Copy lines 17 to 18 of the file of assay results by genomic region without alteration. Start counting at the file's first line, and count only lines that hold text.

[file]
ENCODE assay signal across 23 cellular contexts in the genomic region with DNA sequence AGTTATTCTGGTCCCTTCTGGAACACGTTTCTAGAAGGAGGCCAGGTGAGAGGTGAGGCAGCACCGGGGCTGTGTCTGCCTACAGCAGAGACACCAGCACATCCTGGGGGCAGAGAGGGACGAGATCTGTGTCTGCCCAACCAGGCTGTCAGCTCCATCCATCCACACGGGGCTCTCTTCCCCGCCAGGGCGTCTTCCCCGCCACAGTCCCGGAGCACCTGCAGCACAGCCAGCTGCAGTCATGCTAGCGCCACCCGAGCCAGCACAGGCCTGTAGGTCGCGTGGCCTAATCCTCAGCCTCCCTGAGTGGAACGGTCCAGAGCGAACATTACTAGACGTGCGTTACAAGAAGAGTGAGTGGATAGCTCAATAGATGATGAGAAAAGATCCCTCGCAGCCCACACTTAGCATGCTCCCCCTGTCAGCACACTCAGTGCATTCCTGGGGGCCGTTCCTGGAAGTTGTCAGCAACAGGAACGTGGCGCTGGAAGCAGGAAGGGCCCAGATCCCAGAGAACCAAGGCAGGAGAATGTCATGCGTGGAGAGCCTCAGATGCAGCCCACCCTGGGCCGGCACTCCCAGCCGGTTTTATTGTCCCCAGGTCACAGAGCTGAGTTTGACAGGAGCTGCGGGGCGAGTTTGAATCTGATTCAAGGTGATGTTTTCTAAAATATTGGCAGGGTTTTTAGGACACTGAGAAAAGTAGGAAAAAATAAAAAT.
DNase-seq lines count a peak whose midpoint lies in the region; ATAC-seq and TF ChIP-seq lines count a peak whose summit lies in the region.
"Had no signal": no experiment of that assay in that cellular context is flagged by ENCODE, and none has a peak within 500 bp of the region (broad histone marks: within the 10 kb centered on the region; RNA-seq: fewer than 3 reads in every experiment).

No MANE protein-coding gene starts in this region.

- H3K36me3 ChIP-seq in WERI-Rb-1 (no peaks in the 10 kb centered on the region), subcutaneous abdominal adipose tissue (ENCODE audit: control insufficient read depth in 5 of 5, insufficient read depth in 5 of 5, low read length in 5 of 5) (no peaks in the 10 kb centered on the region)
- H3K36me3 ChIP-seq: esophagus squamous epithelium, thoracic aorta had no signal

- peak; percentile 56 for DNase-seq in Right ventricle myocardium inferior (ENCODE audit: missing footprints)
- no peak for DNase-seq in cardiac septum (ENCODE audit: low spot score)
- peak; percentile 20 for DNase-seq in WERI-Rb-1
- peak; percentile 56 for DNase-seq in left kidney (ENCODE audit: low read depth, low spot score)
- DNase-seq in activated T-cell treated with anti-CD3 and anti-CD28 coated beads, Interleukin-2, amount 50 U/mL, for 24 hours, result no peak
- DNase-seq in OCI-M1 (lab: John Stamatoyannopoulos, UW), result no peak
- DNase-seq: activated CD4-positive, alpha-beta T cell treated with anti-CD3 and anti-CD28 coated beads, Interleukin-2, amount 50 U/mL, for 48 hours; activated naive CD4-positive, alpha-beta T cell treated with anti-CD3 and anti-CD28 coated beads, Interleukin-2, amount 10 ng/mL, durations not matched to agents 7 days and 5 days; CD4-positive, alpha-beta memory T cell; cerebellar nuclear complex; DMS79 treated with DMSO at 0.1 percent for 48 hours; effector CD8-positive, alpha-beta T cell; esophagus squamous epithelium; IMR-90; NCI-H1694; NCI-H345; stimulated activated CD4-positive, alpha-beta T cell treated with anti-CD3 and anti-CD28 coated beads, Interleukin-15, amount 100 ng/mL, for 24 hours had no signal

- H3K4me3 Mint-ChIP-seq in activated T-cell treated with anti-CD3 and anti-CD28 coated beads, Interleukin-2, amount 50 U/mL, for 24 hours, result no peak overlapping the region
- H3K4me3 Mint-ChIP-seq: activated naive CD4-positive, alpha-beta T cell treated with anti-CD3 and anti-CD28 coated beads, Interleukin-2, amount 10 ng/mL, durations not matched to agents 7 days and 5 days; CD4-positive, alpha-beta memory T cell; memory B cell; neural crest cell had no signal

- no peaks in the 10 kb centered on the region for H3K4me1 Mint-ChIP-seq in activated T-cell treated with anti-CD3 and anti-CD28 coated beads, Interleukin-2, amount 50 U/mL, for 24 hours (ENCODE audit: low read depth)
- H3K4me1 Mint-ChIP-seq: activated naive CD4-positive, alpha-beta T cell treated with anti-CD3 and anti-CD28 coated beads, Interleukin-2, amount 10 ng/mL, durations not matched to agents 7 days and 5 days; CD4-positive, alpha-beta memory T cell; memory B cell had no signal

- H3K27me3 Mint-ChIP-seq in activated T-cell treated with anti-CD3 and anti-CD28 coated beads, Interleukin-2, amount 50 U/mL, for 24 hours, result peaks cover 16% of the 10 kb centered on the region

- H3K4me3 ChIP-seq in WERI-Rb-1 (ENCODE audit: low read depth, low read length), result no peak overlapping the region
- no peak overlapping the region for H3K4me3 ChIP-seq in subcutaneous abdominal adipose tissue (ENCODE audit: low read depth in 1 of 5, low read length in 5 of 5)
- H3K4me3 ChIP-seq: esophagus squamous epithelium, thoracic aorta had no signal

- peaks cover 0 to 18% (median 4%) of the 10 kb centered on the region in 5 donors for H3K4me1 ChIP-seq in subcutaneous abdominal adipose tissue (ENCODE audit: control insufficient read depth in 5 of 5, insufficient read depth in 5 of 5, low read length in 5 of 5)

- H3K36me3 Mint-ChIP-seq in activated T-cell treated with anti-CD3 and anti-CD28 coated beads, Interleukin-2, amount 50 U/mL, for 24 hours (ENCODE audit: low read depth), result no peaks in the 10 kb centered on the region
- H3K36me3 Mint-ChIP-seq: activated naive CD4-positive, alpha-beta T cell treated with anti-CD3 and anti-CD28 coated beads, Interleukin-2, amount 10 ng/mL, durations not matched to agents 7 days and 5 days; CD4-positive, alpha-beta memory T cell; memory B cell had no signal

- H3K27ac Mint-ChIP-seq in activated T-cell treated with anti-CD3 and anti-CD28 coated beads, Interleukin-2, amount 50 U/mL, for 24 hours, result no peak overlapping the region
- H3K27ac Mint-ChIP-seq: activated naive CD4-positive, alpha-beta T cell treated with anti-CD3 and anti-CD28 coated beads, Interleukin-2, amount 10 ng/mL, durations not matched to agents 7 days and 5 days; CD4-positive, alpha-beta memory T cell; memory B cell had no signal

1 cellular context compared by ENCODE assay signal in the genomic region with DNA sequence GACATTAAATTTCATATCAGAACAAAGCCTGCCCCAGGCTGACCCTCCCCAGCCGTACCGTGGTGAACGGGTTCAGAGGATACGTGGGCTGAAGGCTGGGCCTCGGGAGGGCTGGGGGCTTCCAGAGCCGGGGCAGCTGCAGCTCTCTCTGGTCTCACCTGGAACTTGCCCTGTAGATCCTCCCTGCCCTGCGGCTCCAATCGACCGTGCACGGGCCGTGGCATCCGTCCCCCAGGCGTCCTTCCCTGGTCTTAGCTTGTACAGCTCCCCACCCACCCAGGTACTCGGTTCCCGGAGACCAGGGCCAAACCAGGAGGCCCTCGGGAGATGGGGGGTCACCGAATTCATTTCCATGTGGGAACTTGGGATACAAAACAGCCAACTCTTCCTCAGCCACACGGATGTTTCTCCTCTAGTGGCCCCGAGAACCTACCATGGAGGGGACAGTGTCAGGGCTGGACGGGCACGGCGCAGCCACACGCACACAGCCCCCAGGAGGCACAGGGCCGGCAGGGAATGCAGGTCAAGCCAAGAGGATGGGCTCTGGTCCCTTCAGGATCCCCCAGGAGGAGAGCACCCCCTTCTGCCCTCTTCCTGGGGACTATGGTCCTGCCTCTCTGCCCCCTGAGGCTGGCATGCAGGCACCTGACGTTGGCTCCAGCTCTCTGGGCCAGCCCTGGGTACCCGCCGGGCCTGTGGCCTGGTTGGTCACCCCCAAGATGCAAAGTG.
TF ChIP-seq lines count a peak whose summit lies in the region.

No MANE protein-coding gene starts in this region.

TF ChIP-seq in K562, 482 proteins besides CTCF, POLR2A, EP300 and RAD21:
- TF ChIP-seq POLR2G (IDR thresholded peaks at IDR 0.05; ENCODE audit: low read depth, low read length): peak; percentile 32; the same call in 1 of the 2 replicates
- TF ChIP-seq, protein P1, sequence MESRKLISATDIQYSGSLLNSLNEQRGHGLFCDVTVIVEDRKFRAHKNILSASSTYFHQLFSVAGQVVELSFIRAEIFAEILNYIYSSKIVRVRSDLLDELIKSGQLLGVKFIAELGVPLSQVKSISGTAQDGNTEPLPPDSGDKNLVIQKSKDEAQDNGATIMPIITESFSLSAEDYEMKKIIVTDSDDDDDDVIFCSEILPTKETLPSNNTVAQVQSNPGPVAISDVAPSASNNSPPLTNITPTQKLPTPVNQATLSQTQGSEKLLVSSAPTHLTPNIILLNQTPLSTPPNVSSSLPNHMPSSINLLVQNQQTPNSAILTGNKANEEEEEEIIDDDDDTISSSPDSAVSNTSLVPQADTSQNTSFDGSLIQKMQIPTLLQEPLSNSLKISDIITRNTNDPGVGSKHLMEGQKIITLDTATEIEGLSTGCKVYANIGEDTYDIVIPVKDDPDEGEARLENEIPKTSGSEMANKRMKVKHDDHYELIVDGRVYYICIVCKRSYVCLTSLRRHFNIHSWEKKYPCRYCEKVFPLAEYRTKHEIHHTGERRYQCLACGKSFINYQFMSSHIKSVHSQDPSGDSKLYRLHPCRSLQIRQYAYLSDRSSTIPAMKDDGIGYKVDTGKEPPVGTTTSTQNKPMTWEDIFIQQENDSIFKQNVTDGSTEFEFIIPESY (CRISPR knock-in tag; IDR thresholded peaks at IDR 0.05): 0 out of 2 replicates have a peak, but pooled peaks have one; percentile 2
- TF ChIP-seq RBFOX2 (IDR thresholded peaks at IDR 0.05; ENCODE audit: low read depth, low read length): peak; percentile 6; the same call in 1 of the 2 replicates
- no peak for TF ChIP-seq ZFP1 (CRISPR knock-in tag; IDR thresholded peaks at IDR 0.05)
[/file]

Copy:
- H3K4me1 Mint-ChIP-seq: activated naive CD4-positive, alpha-beta T cell treated with anti-CD3 and anti-CD28 coated beads, Interleukin-2, amount 10 ng/mL, durations not matched to agents 7 days and 5 days; CD4-positive, alpha-beta memory T cell; memory B cell had no signal

- H3K27me3 Mint-ChIP-seq in activated T-cell treated with anti-CD3 and anti-CD28 coated beads, Interleukin-2, amount 50 U/mL, for 24 hours, result peaks cover 16% of the 10 kb centered on the region